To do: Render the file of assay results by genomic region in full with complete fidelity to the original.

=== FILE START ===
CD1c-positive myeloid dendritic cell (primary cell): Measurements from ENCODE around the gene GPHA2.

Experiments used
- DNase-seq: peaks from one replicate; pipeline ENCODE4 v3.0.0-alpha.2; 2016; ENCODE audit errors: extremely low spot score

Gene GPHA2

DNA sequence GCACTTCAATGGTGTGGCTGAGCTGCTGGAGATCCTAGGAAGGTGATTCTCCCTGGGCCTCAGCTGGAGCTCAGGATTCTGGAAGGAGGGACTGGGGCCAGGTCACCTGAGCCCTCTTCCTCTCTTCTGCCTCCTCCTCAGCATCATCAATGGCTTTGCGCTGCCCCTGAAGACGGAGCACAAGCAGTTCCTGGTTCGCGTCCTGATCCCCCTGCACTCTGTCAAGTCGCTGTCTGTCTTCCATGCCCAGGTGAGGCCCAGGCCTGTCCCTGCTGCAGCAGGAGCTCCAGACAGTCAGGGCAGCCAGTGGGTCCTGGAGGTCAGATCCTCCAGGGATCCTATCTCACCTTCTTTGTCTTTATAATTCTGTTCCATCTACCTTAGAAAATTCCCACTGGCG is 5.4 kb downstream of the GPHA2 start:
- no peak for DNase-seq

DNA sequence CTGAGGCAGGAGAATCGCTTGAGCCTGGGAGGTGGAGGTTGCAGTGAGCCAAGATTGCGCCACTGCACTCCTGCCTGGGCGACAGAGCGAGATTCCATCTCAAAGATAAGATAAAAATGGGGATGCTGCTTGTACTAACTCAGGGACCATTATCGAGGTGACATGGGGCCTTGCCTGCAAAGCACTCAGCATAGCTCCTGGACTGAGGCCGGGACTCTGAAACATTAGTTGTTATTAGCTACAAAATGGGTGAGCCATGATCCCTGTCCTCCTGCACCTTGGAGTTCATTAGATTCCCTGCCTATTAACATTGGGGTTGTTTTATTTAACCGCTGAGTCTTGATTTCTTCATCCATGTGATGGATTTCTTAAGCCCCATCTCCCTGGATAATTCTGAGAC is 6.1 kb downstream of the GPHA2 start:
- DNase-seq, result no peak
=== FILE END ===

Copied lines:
CD1c-positive myeloid dendritic cell (primary cell): Measurements from ENCODE around the gene GPHA2.

Experiments used
- DNase-seq: peaks from one replicate; pipeline ENCODE4 v3.0.0-alpha.2; 2016; ENCODE audit errors: extremely low spot score

Gene GPHA2

DNA sequence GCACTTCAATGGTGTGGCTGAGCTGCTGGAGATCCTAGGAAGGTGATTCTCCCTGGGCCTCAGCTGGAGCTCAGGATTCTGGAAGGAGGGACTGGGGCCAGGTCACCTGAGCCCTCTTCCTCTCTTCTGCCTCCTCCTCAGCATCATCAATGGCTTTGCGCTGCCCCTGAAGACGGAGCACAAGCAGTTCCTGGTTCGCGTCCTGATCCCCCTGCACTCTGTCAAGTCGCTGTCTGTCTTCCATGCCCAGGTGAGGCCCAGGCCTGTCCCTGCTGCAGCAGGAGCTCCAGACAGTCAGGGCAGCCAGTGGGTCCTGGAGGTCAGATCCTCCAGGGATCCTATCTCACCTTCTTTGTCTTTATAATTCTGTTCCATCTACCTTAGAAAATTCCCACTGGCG is 5.4 kb downstream of the GPHA2 start:
- no peak for DNase-seq

DNA sequence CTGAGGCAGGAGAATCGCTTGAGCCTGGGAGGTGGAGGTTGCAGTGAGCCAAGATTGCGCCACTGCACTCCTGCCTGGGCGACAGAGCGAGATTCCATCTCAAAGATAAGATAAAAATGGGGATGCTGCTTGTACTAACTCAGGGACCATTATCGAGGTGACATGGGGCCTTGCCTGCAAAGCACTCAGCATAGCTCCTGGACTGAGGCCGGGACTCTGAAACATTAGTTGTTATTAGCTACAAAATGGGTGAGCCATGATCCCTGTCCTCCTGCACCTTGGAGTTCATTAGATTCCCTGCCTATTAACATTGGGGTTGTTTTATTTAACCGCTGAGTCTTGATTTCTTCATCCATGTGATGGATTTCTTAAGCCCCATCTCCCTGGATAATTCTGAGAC is 6.1 kb downstream of the GPHA2 start:
- DNase-seq, result no peak